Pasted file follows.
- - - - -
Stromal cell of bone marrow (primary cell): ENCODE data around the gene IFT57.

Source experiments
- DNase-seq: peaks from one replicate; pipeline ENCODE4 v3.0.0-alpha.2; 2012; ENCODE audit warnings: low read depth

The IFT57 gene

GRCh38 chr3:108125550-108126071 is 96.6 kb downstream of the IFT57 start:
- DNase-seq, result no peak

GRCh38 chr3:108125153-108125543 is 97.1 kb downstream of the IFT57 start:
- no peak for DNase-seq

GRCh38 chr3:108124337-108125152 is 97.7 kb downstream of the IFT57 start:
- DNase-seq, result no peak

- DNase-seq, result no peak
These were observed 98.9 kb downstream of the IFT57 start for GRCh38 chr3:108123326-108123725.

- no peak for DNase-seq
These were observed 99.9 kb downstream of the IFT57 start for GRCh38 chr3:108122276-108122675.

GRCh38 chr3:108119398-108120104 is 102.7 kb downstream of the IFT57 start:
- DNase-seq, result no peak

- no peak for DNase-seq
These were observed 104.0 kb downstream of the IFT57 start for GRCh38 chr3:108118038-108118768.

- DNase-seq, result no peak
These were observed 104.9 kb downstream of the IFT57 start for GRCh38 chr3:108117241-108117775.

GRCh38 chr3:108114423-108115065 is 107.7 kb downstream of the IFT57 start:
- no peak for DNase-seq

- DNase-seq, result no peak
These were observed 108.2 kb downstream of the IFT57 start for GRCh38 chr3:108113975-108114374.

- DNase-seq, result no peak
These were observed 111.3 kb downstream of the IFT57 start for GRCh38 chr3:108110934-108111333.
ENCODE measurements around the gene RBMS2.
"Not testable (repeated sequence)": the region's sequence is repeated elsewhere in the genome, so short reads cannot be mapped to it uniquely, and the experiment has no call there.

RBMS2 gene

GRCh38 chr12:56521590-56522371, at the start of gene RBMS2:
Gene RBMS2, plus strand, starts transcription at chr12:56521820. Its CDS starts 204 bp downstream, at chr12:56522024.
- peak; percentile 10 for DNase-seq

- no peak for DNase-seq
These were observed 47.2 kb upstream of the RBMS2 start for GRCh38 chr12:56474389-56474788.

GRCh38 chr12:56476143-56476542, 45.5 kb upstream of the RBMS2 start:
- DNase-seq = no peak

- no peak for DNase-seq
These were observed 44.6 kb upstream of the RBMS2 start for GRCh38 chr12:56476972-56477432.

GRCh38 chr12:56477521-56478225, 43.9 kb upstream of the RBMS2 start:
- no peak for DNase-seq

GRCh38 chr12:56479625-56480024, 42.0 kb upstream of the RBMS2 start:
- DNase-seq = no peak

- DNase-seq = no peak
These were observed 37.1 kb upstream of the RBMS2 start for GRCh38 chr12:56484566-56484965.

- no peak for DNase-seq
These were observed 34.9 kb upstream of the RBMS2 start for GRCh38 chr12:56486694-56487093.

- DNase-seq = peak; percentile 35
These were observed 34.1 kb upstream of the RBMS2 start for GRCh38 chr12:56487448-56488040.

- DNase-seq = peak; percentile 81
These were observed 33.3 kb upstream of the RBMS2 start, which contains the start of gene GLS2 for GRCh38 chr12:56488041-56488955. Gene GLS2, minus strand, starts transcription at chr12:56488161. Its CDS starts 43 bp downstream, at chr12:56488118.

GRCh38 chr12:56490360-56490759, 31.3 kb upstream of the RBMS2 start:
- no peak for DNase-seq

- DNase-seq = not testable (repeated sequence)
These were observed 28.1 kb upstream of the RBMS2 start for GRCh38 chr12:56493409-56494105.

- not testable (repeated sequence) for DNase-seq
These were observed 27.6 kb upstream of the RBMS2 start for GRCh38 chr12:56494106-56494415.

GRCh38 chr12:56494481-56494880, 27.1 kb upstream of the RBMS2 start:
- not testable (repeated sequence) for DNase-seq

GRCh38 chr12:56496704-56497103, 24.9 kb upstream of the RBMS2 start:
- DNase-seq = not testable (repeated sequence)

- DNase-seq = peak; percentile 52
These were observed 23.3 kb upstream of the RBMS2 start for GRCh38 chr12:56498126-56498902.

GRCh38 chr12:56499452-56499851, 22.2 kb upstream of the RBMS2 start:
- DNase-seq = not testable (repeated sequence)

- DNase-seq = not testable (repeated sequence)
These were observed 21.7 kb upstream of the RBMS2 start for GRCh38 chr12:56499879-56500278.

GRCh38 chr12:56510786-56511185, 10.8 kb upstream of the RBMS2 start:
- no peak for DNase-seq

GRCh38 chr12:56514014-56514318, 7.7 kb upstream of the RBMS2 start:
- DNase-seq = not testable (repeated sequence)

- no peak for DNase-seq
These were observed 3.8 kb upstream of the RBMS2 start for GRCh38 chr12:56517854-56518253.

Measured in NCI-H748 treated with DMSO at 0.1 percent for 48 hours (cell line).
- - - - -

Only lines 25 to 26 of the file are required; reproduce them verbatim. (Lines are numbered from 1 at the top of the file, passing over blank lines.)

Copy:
- DNase-seq, result no peak
These were observed 111.3 kb downstream of the IFT57 start for GRCh38 chr3:108110934-108111333.